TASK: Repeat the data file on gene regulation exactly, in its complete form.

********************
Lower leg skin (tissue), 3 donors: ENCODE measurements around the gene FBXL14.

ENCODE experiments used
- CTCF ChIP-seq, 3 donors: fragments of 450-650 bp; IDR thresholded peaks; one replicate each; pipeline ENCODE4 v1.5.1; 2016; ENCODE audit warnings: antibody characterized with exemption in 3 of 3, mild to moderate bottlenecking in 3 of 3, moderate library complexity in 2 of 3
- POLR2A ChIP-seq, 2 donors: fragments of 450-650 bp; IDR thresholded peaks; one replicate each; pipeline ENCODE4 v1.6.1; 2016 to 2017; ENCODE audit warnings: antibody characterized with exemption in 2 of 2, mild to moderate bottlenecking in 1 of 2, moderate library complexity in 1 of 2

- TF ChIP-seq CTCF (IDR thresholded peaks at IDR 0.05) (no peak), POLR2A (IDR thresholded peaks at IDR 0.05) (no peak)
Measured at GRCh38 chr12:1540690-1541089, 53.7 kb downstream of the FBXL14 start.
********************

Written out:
Lower leg skin (tissue), 3 donors: ENCODE measurements around the gene FBXL14.

ENCODE experiments used
- CTCF ChIP-seq, 3 donors: fragments of 450-650 bp; IDR thresholded peaks; one replicate each; pipeline ENCODE4 v1.5.1; 2016; ENCODE audit warnings: antibody characterized with exemption in 3 of 3, mild to moderate bottlenecking in 3 of 3, moderate library complexity in 2 of 3
- POLR2A ChIP-seq, 2 donors: fragments of 450-650 bp; IDR thresholded peaks; one replicate each; pipeline ENCODE4 v1.6.1; 2016 to 2017; ENCODE audit warnings: antibody characterized with exemption in 2 of 2, mild to moderate bottlenecking in 1 of 2, moderate library complexity in 1 of 2

- TF ChIP-seq CTCF (IDR thresholded peaks at IDR 0.05) (no peak), POLR2A (IDR thresholded peaks at IDR 0.05) (no peak)
Measured at GRCh38 chr12:1540690-1541089, 53.7 kb downstream of the FBXL14 start.